Feminism: The Year of Empowerment

Feminism: The advocacy of women’s rights on the grounds of equality for both sexes.

by Erin, Emily, Emily and Izzy

Feminism is often mistaken as discrimination against men. It is a nationwide and common subject that both young and old have a passion for. However, the delusion that feminists view men as controlling, superior and suppressing is one that generally pushes men away from supporting such an ideal. In fact, with such perceptions, feminism is often disdained.

It cannot be stressed enough that we need feminism. Why? Because all around the world, girls are still belittled for wanting an education, and even some are denied one due simply tp their gender. Many would find it shocking that even in the UK, women are still being paid up to 22.8% less and do not have sufficiently equal rights in the workplace.

We see campaigns for equal rights worldwide. A couple of weeks ago, the Oscars was a widely watched event, with over 26.5 million viewers. Many nominees were shocked by the sexist comments, and as a result of that, women have been fighting back with their heads held high.

“I want people to know that this movement isn’t stopping. We’re going forward until we have an equitable and safe world for women. We want to take our activism and our power and change things for any woman, anywhere, working in any workplace.” said Mira Sorvino, on the Oscars’ red carpet.

Francis McDormand brought one of the most powerful moments throughout the show during her acceptance speech for Best Actress. She asked each female nominee, in every category, to stand. Once standing, she said: “Look around… we all have stories to tell.”

10 years ago, Tarana Burke started the ‘MeToo’ campaign; however, recently – when over 50 women accused Harvey Weinstein of sexual harassment and abuse – the movement re-emerged. Burke originally started the campaign with the message, ‘empowerment through empathy’. It encourages women to speak out about their experiences and prove that sexual harassment and abuse is more common than people think.

We can’t forget the women who have come forward to accuse Weinstein of assault and harassment—including Rose McGowan, Gwyneth Paltrow, Angelina Jolie, Angie Everhart, Cara Delevingne, Heather Graham, Ashley Judd, and many more. These women may have been the turning point for women in society forever.

Examples of female empowerment and gender equality can even be seen in Penrice Academy. Both of our Vice Principals are female. This is extraordinary because it highlights how our world has improved to become closer to equality and how it is possible for women to have a higher role in our society.

Miss Gambier, one of the Vice Principals, talked about the pay gap for job sectors: “The public sectors are really good, like nurses and teachers because the salaries are set by the government and there is no disparity, really, between male and female pay, but I think in the private sector it still is really not good enough at all.”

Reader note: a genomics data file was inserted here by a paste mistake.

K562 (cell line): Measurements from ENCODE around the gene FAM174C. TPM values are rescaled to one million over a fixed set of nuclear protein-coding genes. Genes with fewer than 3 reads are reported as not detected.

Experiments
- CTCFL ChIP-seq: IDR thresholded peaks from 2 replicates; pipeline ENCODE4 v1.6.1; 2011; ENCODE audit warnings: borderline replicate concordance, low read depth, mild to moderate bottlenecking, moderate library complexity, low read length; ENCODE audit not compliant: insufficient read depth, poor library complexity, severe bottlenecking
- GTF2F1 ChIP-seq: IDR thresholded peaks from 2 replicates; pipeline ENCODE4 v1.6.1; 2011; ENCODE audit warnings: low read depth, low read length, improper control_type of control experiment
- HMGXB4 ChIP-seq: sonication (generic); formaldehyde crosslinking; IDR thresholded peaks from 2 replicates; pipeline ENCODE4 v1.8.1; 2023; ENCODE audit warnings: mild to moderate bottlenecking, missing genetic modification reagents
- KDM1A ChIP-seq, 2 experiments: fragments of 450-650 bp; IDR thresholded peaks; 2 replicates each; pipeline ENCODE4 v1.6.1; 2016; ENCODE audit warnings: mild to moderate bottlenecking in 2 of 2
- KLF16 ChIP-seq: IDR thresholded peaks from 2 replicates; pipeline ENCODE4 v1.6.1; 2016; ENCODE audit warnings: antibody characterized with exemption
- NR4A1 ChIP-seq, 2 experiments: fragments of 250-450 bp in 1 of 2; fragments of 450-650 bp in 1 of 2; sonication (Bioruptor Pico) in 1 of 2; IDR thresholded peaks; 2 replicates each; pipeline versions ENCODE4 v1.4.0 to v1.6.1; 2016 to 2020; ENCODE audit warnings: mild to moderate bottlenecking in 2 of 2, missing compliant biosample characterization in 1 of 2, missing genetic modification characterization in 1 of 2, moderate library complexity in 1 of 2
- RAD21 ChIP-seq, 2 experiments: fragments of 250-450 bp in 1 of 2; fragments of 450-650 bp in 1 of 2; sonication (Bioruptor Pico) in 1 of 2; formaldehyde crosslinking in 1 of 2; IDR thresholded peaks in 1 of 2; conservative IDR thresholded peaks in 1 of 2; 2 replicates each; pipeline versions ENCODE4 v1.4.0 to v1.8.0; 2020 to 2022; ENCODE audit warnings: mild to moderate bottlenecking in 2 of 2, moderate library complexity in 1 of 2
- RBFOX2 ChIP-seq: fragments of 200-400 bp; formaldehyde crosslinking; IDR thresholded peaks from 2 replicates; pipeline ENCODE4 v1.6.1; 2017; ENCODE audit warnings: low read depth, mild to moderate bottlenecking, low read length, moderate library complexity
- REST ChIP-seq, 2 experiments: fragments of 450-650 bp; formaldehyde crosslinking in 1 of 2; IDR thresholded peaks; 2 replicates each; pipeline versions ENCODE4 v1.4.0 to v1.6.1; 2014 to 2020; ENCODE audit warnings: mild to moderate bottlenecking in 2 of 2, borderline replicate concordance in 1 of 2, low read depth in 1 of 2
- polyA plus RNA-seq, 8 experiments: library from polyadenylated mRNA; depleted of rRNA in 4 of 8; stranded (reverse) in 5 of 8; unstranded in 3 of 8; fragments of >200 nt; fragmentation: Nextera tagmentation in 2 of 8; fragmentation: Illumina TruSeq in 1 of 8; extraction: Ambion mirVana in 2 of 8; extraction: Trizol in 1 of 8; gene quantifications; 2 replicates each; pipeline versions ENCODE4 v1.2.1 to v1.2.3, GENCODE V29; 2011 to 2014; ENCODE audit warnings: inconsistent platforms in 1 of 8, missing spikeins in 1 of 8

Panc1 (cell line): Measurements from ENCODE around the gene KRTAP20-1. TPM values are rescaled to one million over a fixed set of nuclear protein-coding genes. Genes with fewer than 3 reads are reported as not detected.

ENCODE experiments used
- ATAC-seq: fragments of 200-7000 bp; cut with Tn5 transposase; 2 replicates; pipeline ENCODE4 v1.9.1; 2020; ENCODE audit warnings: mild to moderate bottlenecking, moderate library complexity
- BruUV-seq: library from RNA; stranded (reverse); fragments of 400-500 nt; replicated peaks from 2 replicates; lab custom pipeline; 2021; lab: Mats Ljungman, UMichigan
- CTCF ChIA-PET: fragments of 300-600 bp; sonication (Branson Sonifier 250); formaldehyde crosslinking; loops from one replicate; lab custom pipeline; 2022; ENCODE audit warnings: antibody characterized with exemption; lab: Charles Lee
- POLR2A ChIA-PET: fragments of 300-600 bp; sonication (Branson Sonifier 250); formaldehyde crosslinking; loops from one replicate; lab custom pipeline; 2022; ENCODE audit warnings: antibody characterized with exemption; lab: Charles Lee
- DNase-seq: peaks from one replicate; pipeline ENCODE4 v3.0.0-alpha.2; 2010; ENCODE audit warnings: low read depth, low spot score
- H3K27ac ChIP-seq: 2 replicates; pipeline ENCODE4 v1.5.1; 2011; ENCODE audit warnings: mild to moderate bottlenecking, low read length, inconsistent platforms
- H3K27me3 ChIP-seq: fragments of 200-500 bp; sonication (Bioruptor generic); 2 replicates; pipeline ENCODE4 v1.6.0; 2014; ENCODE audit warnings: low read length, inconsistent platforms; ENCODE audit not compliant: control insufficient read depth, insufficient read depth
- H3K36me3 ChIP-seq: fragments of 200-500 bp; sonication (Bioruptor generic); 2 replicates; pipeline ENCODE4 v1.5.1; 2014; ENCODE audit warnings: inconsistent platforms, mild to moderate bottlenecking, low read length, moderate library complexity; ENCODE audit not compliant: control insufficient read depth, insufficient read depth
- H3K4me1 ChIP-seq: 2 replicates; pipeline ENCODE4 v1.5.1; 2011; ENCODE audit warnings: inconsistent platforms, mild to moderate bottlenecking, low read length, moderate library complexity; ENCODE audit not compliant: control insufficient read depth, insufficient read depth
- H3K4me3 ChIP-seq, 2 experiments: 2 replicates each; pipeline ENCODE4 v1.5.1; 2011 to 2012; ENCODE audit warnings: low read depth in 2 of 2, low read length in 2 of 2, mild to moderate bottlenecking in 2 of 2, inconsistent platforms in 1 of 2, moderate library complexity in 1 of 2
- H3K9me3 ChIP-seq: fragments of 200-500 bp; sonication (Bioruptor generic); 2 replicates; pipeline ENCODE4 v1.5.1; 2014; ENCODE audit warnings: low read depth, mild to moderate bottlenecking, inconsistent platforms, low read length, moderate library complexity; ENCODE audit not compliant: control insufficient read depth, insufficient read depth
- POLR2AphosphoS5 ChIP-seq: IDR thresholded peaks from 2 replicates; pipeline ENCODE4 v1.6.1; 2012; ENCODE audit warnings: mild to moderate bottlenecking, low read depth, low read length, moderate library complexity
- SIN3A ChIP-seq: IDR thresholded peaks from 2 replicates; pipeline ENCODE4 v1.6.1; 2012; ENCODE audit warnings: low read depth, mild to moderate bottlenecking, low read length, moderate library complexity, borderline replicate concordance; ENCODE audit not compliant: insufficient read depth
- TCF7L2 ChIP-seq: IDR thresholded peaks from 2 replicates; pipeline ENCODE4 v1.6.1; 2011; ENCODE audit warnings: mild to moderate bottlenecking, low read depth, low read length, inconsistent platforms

This year’s school production, Romeo and Juliet, has not only promised astonishing acting but also the first male character played by a female in many years at Penrice. We interviewed Erin and she expressed her thoughts.

How do you feel about playing a character intended for male actors?

“Regardless of their gender, it should be acceptable to play whatever role. I feel it is important to note that in many plays it is rarely noted the gender of each character; for example, I am never explicitly referred as a ‘boy’ so I see it more as a female actress playing a role that is assumed to be male, and if anything, it’s fun to see how people react to that.”

Do you feel acting has changed over the years?

“When acting first began, women weren’t allowed on stage, even the female characters were played by males. Over the years this has improved. In 2018 you can see many great female actresses that encourage female empowerment.”

Do you think it’s important to let actors play different genders?

“I think it’s very important that actors know that they can play characters from any gender; when you are acting, it is purely acting. You are not actually the role you are playing: you become it and perform it. The character’s gender is irrelevant.”

Jude (Romeo) also commented:

“I think that it’s important that all of the cast roles get shared equally… female actresses can play the role just as well as a guy can.”

We also asked Miss Kleinman to comment on the casting choices.

Why did you decide to appoint a female as a male role?

“Shakespeare used cross-dressing performers all the time, therefore it fits nicely with the style that he would’ve been intending. Yes it was boys playing girls but why not the other way around? Erin is a versatile actress and the part went to the best person.”

Do you think a girl playing a boy role is as effective as a boy playing a boy role?

“I think if the actor is able to play a role effectively then that is really what matters, regardless of the gender of the actor. Drama allows people to become many different characters and different actors will always bring different qualities to a role.”

Picture : Erin- Benvolio (left) and Jude-Romeo (right)